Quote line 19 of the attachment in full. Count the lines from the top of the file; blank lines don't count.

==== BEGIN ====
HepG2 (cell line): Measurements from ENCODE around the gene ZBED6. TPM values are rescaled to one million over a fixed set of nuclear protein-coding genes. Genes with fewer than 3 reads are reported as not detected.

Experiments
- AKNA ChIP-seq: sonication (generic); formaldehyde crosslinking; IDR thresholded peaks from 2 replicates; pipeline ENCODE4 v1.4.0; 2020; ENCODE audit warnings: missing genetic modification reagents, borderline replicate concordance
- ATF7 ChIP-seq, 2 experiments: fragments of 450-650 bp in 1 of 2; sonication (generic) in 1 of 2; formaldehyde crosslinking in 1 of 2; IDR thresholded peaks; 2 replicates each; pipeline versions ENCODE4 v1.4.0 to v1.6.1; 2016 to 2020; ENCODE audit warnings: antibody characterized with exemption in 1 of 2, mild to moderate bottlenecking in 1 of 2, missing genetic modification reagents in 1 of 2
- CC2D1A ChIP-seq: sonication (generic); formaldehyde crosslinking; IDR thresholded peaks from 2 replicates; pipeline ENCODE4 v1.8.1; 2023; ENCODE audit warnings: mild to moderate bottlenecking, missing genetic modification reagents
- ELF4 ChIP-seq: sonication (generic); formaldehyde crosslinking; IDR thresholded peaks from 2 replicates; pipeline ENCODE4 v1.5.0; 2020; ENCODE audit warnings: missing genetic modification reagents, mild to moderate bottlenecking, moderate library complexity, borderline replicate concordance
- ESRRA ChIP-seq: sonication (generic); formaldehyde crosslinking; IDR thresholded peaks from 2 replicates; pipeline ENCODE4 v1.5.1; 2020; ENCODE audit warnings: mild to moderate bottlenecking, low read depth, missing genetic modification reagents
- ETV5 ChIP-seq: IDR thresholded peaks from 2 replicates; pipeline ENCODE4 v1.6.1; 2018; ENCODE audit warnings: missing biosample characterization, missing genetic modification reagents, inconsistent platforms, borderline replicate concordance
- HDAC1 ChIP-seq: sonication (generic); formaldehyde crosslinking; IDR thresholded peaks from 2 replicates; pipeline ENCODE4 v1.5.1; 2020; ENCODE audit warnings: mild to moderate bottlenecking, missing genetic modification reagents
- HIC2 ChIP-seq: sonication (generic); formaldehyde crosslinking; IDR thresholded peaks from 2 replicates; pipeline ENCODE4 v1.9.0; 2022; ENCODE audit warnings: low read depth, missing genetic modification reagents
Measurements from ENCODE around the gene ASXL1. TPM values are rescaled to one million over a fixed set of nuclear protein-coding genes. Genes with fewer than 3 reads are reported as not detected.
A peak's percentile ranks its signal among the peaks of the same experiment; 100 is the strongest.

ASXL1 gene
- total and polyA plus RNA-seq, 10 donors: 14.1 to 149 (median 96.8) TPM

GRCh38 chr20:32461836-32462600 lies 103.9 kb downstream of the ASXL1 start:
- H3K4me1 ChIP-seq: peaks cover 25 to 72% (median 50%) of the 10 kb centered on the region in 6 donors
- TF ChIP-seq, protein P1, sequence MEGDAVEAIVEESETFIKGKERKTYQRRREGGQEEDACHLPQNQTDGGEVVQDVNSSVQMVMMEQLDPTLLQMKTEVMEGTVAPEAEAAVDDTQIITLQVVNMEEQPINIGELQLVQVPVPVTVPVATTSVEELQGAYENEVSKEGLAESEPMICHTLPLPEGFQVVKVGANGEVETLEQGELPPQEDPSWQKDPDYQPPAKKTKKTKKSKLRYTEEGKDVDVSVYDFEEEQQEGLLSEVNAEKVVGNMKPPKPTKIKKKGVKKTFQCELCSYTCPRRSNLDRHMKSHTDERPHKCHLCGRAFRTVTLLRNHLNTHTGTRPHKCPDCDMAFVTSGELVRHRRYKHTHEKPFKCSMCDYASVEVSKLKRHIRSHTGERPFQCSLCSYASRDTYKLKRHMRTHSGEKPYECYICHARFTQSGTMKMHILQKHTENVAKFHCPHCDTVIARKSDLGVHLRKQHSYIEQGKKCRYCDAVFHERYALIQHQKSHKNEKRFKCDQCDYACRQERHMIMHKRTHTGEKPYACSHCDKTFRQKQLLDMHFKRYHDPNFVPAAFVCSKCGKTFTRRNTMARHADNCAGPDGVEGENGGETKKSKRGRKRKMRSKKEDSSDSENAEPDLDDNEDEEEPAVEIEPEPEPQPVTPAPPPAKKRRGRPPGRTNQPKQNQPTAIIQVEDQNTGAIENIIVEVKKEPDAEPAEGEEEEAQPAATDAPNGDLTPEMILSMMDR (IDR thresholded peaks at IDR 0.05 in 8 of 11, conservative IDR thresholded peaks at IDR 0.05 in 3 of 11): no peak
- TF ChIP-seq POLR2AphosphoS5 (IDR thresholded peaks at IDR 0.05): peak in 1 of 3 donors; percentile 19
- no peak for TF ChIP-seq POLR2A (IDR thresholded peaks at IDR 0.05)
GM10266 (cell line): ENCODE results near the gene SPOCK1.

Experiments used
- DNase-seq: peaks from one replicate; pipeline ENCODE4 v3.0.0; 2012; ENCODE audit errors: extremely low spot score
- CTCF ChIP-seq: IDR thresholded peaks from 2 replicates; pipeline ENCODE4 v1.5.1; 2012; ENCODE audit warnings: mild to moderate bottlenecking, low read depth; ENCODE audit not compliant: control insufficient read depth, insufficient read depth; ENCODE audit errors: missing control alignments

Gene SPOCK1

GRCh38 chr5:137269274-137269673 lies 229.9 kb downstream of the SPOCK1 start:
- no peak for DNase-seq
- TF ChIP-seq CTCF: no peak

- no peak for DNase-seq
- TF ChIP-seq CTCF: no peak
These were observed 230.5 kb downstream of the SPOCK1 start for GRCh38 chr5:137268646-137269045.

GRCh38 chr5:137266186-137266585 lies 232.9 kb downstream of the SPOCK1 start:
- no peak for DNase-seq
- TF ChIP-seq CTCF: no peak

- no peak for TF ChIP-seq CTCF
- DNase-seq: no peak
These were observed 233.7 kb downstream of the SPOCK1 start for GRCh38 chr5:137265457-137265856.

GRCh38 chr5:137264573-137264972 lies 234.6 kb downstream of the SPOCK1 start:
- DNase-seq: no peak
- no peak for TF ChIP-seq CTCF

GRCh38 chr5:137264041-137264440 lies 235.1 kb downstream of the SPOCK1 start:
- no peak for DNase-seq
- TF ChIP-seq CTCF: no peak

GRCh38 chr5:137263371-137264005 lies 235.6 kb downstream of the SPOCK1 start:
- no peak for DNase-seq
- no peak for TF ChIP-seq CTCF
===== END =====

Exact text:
- no peak for TF ChIP-seq POLR2A (IDR thresholded peaks at IDR 0.05)